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Retirees fight Mich. governor’s plan to tax pensions

Some GOP lawmakers balk at bill

Rick Snyder vowed to replace the business tax. Last month, he revealed that he wanted to tax retirement income. Rick Snyder vowed to replace the business tax. Last month, he revealed that he wanted to tax retirement income.
By Kathy Barks Hoffman
Associated Press / March 18, 2011

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LANSING, Mich. — Republican Governor Rick Snyder faces recall threats and angry protests over his attempt to do what no Michigan governor has tried in more than 40 years: tax the pension and other retirement income of millions of retirees.

The move has brought demonstrators to the Capitol and has thousands of seniors reminding the new governor that they could make reelection difficult for him and lawmakers who go along with him. Democrats oppose the move, and even some GOP lawmakers are casting about for an alternative to avoid raising taxes on a powerful group.

Snyder remains undeterred. The multimillionaire former Gateway computer executive says Michigan — which has some of the nation’s most generous senior tax breaks — cannot afford the $900 million it loses because of them, and that retirees need to pay their share rather than pushing the burden onto younger residents.

Arnold Eick, a former General Motors manager, says he needs tax breaks from his retirement income to stay afloat. Like many retirees, he’s incensed that he and the working poor who would lose a tax credit are being asked to pay more so Snyder can reduce business taxes.

“I just can’t understand how anybody can be that unfair, that evil, to take from the poor and give to the rich,’’ said Eick, 73.

Michigan currently charges no income tax on public pensions and exempts up to $45,120 worth of income from private pensions, 401(k)s, and IRAs for individual retirees, with limits of twice that for retired couples.

Eick says his out-of-pocket health expenses hit $27,000 over a three-year period because GM took away health care for salaried retirees. If the pension exemption also ends, the Flushing resident estimates he and his wife may owe $3,000 in annual income tax — something he says could make meeting his mortgage payment impossible.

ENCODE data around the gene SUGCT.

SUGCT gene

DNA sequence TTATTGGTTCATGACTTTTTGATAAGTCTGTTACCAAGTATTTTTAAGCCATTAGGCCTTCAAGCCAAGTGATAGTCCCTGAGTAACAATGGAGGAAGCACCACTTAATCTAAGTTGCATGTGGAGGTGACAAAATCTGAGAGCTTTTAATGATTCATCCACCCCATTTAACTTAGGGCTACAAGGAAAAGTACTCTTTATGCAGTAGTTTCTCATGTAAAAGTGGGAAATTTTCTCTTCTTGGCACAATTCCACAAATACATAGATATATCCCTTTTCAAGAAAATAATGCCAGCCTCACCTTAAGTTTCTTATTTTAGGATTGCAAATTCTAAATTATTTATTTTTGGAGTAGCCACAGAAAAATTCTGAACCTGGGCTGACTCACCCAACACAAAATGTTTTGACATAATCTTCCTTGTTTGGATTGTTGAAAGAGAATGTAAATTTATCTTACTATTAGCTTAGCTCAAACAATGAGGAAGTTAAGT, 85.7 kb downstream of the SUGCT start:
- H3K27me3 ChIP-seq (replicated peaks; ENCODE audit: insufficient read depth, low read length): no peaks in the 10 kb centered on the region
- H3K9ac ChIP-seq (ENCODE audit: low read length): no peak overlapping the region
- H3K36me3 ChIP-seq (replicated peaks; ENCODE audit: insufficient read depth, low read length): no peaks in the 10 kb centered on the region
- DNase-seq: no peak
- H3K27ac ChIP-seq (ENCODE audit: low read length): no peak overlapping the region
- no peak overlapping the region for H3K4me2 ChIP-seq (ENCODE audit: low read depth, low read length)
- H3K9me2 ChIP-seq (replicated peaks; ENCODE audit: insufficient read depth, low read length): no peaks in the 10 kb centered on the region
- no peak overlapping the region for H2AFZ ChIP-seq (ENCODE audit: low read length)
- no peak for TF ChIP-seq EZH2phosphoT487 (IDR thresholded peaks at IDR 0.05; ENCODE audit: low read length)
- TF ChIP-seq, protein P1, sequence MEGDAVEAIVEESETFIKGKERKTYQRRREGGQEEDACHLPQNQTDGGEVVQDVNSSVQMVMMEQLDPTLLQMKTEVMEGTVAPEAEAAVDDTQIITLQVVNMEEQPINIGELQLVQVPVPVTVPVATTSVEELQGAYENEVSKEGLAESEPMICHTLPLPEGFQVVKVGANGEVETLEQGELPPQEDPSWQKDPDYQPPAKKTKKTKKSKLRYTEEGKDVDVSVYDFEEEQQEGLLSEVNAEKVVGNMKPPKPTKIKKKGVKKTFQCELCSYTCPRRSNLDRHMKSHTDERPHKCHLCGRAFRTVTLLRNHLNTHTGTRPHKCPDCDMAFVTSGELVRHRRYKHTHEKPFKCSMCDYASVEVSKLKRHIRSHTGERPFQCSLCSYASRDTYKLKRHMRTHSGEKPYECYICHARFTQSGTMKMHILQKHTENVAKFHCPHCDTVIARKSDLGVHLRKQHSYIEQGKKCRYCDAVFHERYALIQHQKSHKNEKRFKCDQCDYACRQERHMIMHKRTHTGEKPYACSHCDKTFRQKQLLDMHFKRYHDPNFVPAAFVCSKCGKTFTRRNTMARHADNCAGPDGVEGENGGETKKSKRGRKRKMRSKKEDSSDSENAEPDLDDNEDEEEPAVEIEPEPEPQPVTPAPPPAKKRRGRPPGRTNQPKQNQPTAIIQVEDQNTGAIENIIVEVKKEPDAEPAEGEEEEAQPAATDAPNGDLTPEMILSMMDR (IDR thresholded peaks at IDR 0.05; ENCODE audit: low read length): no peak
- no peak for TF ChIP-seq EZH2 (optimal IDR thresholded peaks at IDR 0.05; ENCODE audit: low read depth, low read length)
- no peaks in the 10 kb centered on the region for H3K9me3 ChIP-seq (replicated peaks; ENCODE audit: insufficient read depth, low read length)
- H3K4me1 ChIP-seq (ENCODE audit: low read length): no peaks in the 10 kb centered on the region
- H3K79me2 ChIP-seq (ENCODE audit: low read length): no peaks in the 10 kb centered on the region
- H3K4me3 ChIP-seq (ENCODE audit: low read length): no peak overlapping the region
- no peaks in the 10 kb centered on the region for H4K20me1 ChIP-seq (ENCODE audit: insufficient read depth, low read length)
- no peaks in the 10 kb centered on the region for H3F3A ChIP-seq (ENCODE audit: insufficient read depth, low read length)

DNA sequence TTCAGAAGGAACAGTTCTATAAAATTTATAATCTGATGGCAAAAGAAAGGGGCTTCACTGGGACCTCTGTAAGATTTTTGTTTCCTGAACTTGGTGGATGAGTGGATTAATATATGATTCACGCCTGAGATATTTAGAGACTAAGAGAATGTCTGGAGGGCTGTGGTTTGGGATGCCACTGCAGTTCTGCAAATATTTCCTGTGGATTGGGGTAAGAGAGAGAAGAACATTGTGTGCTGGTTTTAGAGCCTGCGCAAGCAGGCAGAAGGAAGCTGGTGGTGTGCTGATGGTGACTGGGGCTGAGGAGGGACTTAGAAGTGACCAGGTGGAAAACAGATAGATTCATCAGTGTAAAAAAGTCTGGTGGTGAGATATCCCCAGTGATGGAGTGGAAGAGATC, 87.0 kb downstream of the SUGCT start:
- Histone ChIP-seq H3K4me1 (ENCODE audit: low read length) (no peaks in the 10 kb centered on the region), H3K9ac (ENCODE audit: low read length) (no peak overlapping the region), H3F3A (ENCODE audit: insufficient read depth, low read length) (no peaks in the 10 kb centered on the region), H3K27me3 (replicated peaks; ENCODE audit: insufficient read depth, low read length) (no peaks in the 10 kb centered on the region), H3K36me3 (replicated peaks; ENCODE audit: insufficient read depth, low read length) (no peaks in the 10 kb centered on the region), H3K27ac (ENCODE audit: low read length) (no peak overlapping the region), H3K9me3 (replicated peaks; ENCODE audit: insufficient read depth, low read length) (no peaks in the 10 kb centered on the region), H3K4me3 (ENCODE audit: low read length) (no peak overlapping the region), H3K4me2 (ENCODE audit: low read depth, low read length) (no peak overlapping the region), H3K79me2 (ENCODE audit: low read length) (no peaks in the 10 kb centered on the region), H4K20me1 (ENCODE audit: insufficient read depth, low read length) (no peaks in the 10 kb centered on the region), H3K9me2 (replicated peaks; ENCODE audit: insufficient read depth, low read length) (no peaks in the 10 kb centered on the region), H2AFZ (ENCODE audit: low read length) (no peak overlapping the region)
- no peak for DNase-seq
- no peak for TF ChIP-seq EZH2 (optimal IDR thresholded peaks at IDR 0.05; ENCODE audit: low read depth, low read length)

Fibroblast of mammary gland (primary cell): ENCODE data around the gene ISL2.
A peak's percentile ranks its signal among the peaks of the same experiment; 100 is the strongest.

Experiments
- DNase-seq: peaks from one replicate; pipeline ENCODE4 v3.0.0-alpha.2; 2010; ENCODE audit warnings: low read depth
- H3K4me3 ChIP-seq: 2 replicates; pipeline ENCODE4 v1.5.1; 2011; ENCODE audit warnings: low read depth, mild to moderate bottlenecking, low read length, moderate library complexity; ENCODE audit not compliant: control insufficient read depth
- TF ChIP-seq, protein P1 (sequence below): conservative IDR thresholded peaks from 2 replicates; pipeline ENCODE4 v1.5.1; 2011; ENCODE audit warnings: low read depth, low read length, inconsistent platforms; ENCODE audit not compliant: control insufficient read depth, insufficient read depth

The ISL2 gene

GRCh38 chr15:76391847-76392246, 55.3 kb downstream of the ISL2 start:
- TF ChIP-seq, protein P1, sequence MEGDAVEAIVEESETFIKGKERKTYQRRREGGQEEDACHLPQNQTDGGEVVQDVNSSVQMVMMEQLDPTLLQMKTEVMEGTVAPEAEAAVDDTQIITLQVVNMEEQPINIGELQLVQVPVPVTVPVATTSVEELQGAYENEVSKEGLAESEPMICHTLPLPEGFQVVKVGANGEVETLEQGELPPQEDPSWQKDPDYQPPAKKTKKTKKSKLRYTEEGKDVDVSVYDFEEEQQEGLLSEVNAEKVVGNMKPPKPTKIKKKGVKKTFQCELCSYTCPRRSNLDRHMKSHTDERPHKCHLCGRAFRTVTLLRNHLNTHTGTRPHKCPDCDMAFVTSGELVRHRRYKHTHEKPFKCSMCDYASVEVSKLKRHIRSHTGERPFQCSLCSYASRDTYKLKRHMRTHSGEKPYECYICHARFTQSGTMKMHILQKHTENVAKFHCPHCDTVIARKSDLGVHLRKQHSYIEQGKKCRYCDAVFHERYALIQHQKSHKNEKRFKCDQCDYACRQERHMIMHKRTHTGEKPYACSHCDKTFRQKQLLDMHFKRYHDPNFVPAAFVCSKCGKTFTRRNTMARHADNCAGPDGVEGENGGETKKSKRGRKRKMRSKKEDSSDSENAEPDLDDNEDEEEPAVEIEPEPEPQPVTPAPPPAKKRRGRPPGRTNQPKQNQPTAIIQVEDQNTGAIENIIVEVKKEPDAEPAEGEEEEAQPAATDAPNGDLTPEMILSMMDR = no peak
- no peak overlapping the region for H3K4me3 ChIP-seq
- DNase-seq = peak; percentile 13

“We’re going to have to leave our home,’’ he said while carrying a sign. “I’m old but I can recall two things,’’ it said. “1. Tax refunds. 2. You.’’

Snyder campaigned on a promise to replace the business tax with a 6 percent corporate income tax, a move that would eliminate $1.7 billion in revenue. But he didn’t reveal until last month that he wanted to pay for it by requiring more money from individual taxpayers.

The governor has put the business tax cut and pension tax increase into one bill so lawmakers cannot choose between them. But many Republicans see Snyder’s plan as violating their pledge not to raise taxes, and some lawmakers are talking about shrinking the size of the business tax cut so they don’t have to totally eliminate senior tax breaks.

“I like the governor’s business tax, but I don’t think seniors should have to pay for it,’’ said GOP Senator Jack Brandenburg.

Snyder says the business tax cuts are needed to help add jobs. He asserts that Michigan should never have exempted public pensions in the 1960s or eliminated taxes on other retirement income since then. He also wants to eliminate a $2,300-per-person tax break for those 65 and over and reduce the credit seniors get for property tax payments.

Retired state worker James Baker, 58, sees it as an example of efforts by Republican governors such as Wisconsin’s Scott Walker to attack the middle class and help the businesses that donated to their campaigns.

Michigan isn’t the only state rethinking senior tax breaks. In Illinois, the Democratic president of the Senate suggested that the state consider taxing the pensions or 401(k) income of wealthier retirees. And Democratic Governor Neil Abercrombie of Hawaii proposed taxing the pensions of individuals with an adjusted gross income of more than $37,500 and couples receiving more than $75,000. Unhappy seniors persuaded a legislative committee to more than double the limits.

Taking on retirees can be a tricky business, said Elizabeth McNichol of the Center on Budget and Policy Priorities. “I don’t think it’s the worst idea in the world to better target senior tax cuts,’’ she said. “But it needs to be done carefully.’’